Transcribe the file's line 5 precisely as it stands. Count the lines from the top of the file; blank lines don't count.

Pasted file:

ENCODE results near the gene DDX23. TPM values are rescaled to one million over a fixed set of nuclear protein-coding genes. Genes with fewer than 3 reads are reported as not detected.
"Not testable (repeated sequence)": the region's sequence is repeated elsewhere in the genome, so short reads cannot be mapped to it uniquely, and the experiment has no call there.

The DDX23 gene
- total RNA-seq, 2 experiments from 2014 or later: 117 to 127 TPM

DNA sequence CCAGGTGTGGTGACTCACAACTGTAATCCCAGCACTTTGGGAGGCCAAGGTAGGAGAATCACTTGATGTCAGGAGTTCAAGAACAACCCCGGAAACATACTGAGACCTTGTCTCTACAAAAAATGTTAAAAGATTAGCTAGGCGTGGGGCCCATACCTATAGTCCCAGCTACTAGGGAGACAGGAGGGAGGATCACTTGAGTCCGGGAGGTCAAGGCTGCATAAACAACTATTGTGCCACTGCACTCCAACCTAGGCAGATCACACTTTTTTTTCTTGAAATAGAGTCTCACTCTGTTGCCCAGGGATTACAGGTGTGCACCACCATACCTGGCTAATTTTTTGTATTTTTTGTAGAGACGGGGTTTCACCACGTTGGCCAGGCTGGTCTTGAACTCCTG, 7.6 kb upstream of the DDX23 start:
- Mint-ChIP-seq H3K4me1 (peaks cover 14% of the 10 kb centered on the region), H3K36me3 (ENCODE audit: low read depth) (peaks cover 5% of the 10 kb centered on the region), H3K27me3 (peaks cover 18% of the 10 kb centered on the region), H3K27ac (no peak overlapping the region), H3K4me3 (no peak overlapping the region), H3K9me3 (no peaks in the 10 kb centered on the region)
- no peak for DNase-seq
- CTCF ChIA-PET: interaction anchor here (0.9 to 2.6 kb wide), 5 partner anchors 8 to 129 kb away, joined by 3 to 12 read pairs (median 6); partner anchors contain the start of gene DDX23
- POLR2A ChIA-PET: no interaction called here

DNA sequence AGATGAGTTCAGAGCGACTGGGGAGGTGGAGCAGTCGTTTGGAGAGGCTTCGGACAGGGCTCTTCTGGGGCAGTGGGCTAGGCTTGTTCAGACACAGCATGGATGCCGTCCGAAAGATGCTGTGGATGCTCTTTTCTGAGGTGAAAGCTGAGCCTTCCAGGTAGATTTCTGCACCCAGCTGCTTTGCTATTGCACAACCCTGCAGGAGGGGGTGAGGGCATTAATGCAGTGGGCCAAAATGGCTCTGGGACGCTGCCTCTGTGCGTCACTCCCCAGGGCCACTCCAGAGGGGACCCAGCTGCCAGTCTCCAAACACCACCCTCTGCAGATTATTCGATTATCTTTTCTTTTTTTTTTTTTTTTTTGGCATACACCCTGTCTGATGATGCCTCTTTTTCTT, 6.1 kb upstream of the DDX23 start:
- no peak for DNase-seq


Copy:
DNA sequence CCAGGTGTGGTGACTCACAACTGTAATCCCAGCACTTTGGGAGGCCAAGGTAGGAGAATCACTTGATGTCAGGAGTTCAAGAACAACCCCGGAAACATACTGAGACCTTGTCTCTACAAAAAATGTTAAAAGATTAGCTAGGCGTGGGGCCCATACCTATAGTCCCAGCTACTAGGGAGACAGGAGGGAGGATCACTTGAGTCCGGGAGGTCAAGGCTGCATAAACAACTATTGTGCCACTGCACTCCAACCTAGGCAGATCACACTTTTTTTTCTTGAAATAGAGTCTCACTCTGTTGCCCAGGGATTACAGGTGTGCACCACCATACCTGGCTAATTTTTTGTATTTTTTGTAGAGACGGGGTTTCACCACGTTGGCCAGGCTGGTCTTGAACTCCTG, 7.6 kb upstream of the DDX23 start: